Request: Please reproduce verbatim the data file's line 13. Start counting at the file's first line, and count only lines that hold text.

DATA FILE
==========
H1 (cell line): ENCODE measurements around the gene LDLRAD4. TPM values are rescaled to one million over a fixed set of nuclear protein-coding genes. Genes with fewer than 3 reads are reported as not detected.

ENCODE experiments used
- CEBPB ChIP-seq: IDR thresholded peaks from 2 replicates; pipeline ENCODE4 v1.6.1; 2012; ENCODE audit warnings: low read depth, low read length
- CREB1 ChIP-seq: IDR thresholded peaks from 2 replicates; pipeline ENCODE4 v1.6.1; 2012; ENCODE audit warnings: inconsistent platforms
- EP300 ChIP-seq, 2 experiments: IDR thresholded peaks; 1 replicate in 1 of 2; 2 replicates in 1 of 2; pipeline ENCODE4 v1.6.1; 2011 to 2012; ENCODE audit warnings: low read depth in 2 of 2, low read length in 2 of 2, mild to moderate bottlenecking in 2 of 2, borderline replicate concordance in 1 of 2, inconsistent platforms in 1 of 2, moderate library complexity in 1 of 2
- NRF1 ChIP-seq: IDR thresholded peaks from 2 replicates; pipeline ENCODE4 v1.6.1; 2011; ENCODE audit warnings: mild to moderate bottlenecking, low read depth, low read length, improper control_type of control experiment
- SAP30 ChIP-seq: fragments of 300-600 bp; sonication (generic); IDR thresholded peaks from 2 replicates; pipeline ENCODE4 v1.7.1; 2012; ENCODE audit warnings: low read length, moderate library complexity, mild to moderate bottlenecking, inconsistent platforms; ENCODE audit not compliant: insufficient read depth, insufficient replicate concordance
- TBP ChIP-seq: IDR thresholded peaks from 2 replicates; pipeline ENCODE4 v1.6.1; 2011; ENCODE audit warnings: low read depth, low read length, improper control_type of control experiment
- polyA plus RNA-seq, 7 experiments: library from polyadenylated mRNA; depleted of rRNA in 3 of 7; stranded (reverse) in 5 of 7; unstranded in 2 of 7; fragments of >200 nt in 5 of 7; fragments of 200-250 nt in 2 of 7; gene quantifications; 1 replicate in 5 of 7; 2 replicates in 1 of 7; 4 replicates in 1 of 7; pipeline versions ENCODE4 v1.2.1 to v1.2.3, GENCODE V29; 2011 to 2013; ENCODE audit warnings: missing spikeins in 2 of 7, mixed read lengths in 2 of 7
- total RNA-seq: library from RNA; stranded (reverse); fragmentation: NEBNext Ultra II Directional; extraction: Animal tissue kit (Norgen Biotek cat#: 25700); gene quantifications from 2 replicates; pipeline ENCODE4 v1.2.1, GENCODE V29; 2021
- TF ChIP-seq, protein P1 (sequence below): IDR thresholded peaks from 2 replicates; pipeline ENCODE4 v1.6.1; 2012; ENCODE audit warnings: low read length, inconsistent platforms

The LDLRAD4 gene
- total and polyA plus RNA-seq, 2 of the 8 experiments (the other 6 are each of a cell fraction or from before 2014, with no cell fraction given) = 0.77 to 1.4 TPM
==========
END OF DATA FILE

- total and polyA plus RNA-seq, 2 of the 8 experiments (the other 6 are each of a cell fraction or from before 2014, with no cell fraction given) = 0.77 to 1.4 TPM